LaChapelle’s documentary on LA street scene hiphop reaches Europe and the longer taz review (only german) finds a concise equivalent in this Village Voice review from the beginning of the year:
Predictably, perhaps, the yearâ€™s big-ticket doc about race and class is the work of a rich, white fashion photographer turning his gaze on a poor, black subculture. Itâ€™s also the most infectiously energetic and inspiring doc Iâ€™ve seen in years. RIZE, which follows the moves of hip-hop dancers so crazy-quick that the doc starts by vowing its footage hasnâ€™t been manipulated, was rightly regarded in Park city as the South Central Paris is Burning. Director David LaChapelle opens with images of L.A. ablaze in â€™65 and â€™92, and ends, after several sad turns, with a Maya Angelou poem. In between, the dancers prove more than capable of directing themselves, which makes the movie less tricky to applaud.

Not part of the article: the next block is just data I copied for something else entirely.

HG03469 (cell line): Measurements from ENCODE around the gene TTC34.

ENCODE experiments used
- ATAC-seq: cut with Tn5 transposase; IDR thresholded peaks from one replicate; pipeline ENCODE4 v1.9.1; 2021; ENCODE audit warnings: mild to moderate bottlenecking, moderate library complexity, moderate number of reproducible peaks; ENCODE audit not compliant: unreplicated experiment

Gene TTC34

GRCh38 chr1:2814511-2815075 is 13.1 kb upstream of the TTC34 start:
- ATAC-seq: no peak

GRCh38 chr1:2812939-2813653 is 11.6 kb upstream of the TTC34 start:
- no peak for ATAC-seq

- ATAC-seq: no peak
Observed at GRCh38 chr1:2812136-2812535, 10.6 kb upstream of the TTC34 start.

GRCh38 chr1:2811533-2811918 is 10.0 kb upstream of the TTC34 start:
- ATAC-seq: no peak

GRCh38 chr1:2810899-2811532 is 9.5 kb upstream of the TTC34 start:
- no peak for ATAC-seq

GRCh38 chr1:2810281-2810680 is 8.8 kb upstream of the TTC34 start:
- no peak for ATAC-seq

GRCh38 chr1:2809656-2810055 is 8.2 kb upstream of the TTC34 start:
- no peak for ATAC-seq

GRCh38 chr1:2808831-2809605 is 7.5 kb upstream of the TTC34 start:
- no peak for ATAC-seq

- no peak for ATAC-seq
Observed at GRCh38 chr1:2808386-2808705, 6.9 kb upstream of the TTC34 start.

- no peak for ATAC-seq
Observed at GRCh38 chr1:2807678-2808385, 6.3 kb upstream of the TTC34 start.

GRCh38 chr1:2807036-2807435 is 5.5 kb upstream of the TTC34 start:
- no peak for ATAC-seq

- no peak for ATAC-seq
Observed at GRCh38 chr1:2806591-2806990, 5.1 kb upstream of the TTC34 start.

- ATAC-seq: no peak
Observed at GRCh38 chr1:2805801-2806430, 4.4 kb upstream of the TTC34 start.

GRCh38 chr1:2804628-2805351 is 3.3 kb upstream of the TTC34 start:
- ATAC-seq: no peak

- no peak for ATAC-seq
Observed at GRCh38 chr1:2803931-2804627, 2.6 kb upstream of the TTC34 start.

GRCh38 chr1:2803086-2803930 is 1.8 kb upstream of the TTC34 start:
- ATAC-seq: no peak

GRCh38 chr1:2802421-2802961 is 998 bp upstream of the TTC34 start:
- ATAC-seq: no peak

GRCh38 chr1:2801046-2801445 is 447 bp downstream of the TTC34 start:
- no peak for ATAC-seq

.. the following is an excerpt from a NYT review in June of this year (can also be found on LaChapelle’s site)
|“Rize,” the new documentary directed by the fashion photographer David LaChapelle, begins with an unusual disclaimer: “The footage in this film has not been sped up in any way.” The reason for such reassurance soon becomes clear. Twenty-four frames
per second, the rate at which film traditionally moves through a camera – and the speed at which, according to Jean-Luc Godard, cinema discloses the truth – seems too sluggish for Mr. LaChapelle’s purpose, which is to record a form of dance that flourishes in some African-American neighborhoods in greater Los Angeles. (link)